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6 of 7 people found the following review helpful
5.0 out of 5 stars Best Purchase You Will EVER Make!, June 1, 2009
This review is from: Directing the Story: Professional Storytelling and Storyboarding Techniques for Live Action and Animation (Paperback)
I am a recent graduate of the Gnomon School of Visual Effects and have been fortunate enough to have had the privilege to actually be a student in Francis' class. I remember when he was in the process of writing this book, "Directing the Story" and in my most humble opinion the book is nothing less than pure gold. There is nothing else out there that I know of that explains the true essence and meaning of film making, why we make films...and most importantly why we watch films. This book IS the Holy Grail of film making.

If you are serious about becoming a great story teller...BUY THIS BOOK! I cannot even begin to express to whom ever is reading this review how important it will be for your career if you have any interest in the entertainment industry. It has changed my life, and I know it will for anyone else out there too.

Francis was one of the best teachers I have ever had, and now having recently purchased and read the book it was like being in his storyboarding class all over again. I jokingly now envy everyone else out in the world today because they now have access to all of the golden knowledge that I had to go to film school in Hollywood to acquire.

I hope to become a director one day, and if I ever win an Oscar or any other great success I will know why...thank you Mr. Francis Glebas! =)
-Scott
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4 of 4 people found the following review helpful
5.0 out of 5 stars This book is amazing., June 26, 2011
This review is from: Directing the Story: Professional Storytelling and Storyboarding Techniques for Live Action and Animation (Paperback)
When I first looked at this book, I must say I underestimated what I would learn. I have read many storyboard books this month, and this one is beyond amazing. If you want to learn the functions of storytelling, and excellent storyboarding techniques, this is the book for you.

My favorite section is where he takes you step by step and picture by picture of how to make your pictures speak (pgs 52-62). I make storyboards for films and animations, so when I began to look at the direction given, it made me look at my own boards to see if mine where the best expression for the story that they could be.

I appreciate his honesty in telling you why/how a structure is important and even how it helped him. Francis knows his information and is not afraid to share it so you too can grow. He tells about how he learned from his mistakes and wants you to develop from yours.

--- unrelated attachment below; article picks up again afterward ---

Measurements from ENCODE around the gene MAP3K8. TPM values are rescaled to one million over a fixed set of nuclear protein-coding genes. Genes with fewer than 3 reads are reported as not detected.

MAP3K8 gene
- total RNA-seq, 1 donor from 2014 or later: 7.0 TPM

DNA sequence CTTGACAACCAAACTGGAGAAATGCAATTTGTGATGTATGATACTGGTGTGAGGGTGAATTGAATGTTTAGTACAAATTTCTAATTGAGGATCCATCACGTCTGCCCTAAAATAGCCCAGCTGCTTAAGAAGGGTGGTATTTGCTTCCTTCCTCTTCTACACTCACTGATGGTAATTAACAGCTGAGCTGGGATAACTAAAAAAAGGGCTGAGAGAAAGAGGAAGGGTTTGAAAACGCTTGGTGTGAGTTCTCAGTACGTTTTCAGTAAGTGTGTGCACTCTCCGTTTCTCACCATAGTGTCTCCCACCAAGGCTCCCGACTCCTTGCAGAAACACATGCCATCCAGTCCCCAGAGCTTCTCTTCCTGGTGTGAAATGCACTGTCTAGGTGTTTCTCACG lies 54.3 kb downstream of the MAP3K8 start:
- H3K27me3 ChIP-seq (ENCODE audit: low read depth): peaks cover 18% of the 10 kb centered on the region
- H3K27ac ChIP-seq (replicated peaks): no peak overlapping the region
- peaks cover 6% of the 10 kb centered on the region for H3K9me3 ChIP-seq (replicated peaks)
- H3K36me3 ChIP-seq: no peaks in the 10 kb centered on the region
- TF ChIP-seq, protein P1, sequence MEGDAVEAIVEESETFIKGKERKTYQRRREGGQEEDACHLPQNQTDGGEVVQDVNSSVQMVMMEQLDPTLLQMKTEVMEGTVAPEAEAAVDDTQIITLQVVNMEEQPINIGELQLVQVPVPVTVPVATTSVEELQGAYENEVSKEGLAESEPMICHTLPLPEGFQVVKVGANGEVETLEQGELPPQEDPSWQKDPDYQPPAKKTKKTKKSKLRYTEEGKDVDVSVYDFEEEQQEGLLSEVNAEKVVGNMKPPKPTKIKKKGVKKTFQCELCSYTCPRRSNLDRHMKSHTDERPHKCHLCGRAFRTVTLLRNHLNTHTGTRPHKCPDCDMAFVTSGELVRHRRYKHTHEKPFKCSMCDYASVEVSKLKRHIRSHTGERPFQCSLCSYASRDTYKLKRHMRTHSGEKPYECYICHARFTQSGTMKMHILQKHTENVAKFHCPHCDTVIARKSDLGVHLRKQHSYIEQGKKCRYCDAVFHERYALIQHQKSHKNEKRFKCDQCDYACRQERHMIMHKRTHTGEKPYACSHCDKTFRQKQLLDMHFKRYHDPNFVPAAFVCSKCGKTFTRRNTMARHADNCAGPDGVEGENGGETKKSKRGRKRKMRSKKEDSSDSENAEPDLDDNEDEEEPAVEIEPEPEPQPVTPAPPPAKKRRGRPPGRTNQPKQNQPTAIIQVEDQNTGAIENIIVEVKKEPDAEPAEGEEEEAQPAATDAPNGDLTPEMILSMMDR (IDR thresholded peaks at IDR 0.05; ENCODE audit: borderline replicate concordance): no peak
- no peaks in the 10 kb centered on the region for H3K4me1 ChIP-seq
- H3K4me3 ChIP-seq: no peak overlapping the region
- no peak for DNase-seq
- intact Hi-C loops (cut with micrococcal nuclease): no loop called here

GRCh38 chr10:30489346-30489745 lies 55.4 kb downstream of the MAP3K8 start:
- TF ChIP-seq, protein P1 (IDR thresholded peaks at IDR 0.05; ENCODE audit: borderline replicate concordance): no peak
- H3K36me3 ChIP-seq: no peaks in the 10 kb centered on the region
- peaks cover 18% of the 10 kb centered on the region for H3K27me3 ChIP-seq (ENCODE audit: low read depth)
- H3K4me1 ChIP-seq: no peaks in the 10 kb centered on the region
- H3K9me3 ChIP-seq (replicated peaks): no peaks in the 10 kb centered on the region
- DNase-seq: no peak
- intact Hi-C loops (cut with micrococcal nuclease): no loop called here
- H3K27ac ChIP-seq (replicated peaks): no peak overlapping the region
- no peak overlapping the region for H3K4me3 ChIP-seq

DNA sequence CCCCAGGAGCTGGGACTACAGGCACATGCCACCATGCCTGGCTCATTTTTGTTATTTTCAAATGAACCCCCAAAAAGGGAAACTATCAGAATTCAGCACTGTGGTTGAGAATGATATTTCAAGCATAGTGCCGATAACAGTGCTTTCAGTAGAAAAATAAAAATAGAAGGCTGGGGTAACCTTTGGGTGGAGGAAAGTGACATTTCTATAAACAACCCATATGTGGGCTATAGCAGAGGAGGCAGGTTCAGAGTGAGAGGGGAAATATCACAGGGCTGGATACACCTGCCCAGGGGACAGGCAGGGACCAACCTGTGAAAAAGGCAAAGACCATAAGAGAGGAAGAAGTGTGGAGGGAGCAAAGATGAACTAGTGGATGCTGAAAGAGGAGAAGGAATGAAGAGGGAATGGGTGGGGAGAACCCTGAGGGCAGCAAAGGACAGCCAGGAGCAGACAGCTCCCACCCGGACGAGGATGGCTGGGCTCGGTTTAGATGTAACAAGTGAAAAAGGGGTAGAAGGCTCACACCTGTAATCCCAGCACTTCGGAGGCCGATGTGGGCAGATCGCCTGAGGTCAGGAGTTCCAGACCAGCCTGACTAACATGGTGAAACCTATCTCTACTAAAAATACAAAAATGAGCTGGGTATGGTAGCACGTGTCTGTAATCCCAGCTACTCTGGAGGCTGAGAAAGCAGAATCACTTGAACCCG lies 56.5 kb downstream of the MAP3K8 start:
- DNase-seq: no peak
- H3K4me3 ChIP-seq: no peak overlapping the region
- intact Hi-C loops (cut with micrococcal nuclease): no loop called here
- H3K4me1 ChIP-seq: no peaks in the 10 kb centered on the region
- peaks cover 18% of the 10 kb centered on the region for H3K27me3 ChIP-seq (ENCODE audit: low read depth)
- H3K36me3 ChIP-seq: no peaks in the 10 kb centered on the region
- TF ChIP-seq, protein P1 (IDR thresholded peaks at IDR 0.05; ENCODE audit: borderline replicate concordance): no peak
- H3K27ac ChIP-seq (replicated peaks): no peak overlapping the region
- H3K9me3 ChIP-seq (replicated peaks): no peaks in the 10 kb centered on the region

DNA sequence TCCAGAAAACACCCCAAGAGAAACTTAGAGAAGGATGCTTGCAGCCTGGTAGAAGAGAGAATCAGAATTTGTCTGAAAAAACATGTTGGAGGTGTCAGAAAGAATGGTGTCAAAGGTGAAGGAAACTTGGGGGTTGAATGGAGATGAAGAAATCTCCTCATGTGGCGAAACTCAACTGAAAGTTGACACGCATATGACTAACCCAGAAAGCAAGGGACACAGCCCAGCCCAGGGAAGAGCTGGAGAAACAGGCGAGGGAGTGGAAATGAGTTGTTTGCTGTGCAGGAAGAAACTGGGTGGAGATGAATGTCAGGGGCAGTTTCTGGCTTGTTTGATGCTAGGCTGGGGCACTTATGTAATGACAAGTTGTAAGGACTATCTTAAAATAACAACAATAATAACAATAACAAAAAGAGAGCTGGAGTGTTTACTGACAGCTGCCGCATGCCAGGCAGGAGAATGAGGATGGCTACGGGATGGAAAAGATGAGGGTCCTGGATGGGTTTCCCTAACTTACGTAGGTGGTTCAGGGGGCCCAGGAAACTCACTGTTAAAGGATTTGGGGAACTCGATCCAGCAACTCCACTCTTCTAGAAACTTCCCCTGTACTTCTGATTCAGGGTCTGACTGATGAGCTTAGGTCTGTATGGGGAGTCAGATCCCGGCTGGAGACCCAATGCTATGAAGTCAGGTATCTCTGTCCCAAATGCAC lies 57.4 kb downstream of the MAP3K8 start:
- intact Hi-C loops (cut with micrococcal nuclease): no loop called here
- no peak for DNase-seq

This is what I appreciate. Sometimes when people have information, they give you half the story, and half-truth so you can struggle through. Yet Glebas allows you to step in with him and direct the best story you can to pitch. He did an amazing job on this book and I look forward to storyboarding my tail off.

This book is really willing to help you understand the process and functions of directing the story. There is a lot of "useful" information in this book and not just information.
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3 of 3 people found the following review helpful
5.0 out of 5 stars Freakin' Awesome!, March 2, 2010
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This review is from: Directing the Story: Professional Storytelling and Storyboarding Techniques for Live Action and Animation (Paperback)
Trust the other reviews on his book so far - this is indeed a 5-star book. One of the best books on stroytelling I've come across. It reads like a cross between Scott McLoud's Understanding Comics: The Invisible Art and Making Comics: Storytelling Secrets of Comics, Manga and Graphic Novels and Robert McKee's Story: Substance, Structure, Style and The Principles of Screenwriting. And that's high praise indeed.
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3 of 3 people found the following review helpful
5.0 out of 5 stars A storytelling book with 'game', May 29, 2009
By 
Alex "CubOfJudahsLion" (San José, Costa Rica) - See all my reviews
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This review is from: Directing the Story: Professional Storytelling and Storyboarding Techniques for Live Action and Animation (Paperback)
Highly recommended. This book conveys a great wealth of storytelling experience, naturally conveyed through well-designed visual examples. For writers, it complements for the more structural books on screenwriting (Syd Field's, Dave Trottier's) with its how-to approach. For directors, its visual approach touches on nearly every subject ranging from mise-en-scene to blocking.

A must-read.
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Directing the Story: Professional Storytelling and Storyboarding Techniques for Live Action and Animation